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3 Ways to Meditate If You Can’t Stay Still

Meditation is a mind-body practice used to bring peace to your mind and your life. While it used to be the exclusive domain of yogis and faithful followers of Eastern traditions, meditation has become more commonplace as a way to achieve quiet in a world that will not stop talking. According to the National Institutes […]

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Meditation is a mind-body practice used to bring peace to your mind and your life. While it used to be the exclusive domain of yogis and faithful followers of Eastern traditions, meditation has become more commonplace as a way to achieve quiet in a world that will not stop talking.

According to the National Institutes of Health’s National Center for Complementary and Integrative Health, “Some research suggests that practicing meditation may reduce blood pressure, symptoms of irritable bowel syndrome, anxiety and depression, and insomnia. Evidence about its effectiveness for pain and as a smoking-cessation treatment is uncertain.”

But what if you’re like me and have trouble staying still? It may seem impossible to achieve inner peace if you cannot even stay still. The truth is there are a few ways around that to get you to your goal of inner peace.

Use an App

Often the reason we can’t seem to stay still is that our minds are preoccupied with the things of the world. That’s natural. What then seems unnatural is to sit down with our legs crossed and try so hard to block that out.

If you’re finding that difficult to do, try using an app like Calm, Headspace, or Virtual Hopebox to provide guided meditations. That way you don’t have to try so hard to keep your mind quiet.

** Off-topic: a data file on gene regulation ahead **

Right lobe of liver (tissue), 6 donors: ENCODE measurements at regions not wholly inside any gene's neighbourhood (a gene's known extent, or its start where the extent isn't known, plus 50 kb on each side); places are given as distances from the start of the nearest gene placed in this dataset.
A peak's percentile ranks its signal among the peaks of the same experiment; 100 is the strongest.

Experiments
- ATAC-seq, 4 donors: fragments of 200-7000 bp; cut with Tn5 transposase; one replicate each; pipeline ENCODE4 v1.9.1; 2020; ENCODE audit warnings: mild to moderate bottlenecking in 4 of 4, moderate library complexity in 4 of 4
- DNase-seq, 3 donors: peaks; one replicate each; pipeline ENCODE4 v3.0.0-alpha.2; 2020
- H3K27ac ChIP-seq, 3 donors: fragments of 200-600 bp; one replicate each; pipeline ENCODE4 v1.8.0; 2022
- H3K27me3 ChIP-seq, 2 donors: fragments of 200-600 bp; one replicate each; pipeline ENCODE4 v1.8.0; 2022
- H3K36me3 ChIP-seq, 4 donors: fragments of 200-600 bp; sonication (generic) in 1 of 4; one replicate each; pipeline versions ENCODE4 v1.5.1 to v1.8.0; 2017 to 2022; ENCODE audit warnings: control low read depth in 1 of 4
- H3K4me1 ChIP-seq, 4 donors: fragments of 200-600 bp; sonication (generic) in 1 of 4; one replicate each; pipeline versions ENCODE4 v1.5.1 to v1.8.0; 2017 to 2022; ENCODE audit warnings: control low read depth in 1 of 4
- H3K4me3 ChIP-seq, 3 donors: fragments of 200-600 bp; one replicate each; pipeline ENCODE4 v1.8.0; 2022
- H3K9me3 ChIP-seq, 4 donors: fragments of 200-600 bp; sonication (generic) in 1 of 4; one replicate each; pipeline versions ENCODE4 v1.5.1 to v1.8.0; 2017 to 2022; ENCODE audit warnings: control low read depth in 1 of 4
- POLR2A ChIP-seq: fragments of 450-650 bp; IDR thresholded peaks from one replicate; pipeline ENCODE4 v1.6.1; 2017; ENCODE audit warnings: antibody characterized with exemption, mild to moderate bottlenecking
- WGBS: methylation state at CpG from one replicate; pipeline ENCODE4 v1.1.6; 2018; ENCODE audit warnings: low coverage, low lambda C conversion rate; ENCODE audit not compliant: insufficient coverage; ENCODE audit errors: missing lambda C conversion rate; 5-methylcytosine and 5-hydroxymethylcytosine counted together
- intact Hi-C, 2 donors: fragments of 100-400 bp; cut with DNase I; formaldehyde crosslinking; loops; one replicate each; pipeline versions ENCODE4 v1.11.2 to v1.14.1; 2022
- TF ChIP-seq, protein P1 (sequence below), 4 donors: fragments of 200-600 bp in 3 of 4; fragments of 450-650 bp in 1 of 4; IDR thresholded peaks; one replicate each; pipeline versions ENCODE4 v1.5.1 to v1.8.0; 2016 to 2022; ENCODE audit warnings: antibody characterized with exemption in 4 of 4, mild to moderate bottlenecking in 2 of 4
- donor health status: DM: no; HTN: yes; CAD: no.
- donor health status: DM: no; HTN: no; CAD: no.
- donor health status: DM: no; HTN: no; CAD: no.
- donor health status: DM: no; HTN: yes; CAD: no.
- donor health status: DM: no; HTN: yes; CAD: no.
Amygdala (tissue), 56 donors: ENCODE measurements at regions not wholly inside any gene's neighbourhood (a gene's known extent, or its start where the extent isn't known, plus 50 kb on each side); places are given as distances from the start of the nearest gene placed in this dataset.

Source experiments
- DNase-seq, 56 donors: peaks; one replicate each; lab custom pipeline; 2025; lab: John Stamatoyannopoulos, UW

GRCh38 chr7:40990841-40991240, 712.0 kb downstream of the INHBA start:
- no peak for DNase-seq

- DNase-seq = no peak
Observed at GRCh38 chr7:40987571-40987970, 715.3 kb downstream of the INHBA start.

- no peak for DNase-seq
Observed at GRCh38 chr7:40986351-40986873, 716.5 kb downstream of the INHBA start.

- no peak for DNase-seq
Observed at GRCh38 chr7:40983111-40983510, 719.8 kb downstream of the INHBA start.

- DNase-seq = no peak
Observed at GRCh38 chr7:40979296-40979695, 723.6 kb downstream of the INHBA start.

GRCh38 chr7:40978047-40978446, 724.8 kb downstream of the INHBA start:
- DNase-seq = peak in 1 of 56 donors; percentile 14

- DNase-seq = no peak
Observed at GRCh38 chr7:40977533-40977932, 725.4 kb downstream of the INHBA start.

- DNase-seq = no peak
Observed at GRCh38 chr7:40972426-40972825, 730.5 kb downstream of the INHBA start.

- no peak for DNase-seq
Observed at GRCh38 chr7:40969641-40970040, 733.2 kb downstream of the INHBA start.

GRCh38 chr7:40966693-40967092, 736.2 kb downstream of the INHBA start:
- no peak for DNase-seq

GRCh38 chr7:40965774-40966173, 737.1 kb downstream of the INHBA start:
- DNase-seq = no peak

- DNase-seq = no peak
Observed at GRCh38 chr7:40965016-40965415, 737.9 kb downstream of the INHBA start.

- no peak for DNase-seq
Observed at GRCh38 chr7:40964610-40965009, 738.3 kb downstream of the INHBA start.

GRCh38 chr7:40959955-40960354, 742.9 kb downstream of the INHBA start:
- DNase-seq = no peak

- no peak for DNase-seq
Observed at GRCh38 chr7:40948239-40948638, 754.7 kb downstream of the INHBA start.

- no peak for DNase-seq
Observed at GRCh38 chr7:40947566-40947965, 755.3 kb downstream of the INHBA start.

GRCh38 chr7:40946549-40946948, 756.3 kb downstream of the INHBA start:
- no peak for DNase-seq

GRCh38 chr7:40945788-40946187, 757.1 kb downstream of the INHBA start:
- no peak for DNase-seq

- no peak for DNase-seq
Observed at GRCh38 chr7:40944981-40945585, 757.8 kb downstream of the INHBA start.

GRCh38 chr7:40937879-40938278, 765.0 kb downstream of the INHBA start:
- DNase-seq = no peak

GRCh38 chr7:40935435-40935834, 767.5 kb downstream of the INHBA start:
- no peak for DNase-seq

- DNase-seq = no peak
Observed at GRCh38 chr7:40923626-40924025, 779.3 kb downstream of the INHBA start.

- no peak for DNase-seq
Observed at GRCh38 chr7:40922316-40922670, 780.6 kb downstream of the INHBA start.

Take a Walk

Just because you’re looking for inner peace it doesn’t mean you’re relegated to sitting on the floor. Get out and go for a walk. For many people, it’s the centering element of being outside that provides the means to be more calm and peaceful.

Go for a Run

In the same vein, going for a run can also help clear your mind. You may even find yourself solving all of the world’s problems out on your run (just remember to keep notes on that) and return with a renewed sense of determination. A 2016 post in Psychology Today even goes so far as to say running IS meditation. Skeptical? Give yourself five minutes and see how you feel.

The point is that inner peace doesn’t have to be a struggle. You can start a meditative practice by being more mindful in your everyday life and activities. That can include physical exercise, prayer, and using apps to help you declutter your mind and achieve greater clarity and health.

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